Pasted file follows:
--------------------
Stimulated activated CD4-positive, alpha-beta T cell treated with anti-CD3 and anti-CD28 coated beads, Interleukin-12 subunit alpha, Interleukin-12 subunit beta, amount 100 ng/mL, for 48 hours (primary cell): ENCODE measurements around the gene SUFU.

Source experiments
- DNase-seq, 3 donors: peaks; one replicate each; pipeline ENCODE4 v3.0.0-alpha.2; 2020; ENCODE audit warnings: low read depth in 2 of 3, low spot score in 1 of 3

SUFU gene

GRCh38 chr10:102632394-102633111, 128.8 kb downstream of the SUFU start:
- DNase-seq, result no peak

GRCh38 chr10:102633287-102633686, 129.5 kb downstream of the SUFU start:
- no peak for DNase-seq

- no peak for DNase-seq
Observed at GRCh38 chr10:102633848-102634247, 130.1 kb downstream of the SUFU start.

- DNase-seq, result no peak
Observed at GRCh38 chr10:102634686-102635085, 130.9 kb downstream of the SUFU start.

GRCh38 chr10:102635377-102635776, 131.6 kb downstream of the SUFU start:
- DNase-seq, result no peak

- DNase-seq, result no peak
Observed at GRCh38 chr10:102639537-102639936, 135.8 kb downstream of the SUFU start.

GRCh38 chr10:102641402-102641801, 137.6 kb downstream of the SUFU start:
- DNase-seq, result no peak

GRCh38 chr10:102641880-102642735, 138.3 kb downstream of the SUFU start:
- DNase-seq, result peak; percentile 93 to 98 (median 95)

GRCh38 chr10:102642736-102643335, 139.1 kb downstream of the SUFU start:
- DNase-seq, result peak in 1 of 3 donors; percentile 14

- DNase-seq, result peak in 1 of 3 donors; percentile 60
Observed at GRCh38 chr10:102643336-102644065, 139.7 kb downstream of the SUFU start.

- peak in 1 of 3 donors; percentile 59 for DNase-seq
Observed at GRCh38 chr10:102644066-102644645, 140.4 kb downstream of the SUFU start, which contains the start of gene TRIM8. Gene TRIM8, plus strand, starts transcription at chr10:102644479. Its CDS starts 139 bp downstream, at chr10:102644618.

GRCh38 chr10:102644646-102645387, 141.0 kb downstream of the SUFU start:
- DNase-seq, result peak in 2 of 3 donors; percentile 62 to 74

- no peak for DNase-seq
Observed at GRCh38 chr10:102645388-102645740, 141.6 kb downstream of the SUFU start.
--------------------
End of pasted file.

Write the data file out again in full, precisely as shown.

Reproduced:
Stimulated activated CD4-positive, alpha-beta T cell treated with anti-CD3 and anti-CD28 coated beads, Interleukin-12 subunit alpha, Interleukin-12 subunit beta, amount 100 ng/mL, for 48 hours (primary cell): ENCODE measurements around the gene SUFU.

Source experiments
- DNase-seq, 3 donors: peaks; one replicate each; pipeline ENCODE4 v3.0.0-alpha.2; 2020; ENCODE audit warnings: low read depth in 2 of 3, low spot score in 1 of 3

SUFU gene

GRCh38 chr10:102632394-102633111, 128.8 kb downstream of the SUFU start:
- DNase-seq, result no peak

GRCh38 chr10:102633287-102633686, 129.5 kb downstream of the SUFU start:
- no peak for DNase-seq

- no peak for DNase-seq
Observed at GRCh38 chr10:102633848-102634247, 130.1 kb downstream of the SUFU start.

- DNase-seq, result no peak
Observed at GRCh38 chr10:102634686-102635085, 130.9 kb downstream of the SUFU start.

GRCh38 chr10:102635377-102635776, 131.6 kb downstream of the SUFU start:
- DNase-seq, result no peak

- DNase-seq, result no peak
Observed at GRCh38 chr10:102639537-102639936, 135.8 kb downstream of the SUFU start.

GRCh38 chr10:102641402-102641801, 137.6 kb downstream of the SUFU start:
- DNase-seq, result no peak

GRCh38 chr10:102641880-102642735, 138.3 kb downstream of the SUFU start:
- DNase-seq, result peak; percentile 93 to 98 (median 95)

GRCh38 chr10:102642736-102643335, 139.1 kb downstream of the SUFU start:
- DNase-seq, result peak in 1 of 3 donors; percentile 14

- DNase-seq, result peak in 1 of 3 donors; percentile 60
Observed at GRCh38 chr10:102643336-102644065, 139.7 kb downstream of the SUFU start.

- peak in 1 of 3 donors; percentile 59 for DNase-seq
Observed at GRCh38 chr10:102644066-102644645, 140.4 kb downstream of the SUFU start, which contains the start of gene TRIM8. Gene TRIM8, plus strand, starts transcription at chr10:102644479. Its CDS starts 139 bp downstream, at chr10:102644618.

GRCh38 chr10:102644646-102645387, 141.0 kb downstream of the SUFU start:
- DNase-seq, result peak in 2 of 3 donors; percentile 62 to 74

- no peak for DNase-seq
Observed at GRCh38 chr10:102645388-102645740, 141.6 kb downstream of the SUFU start.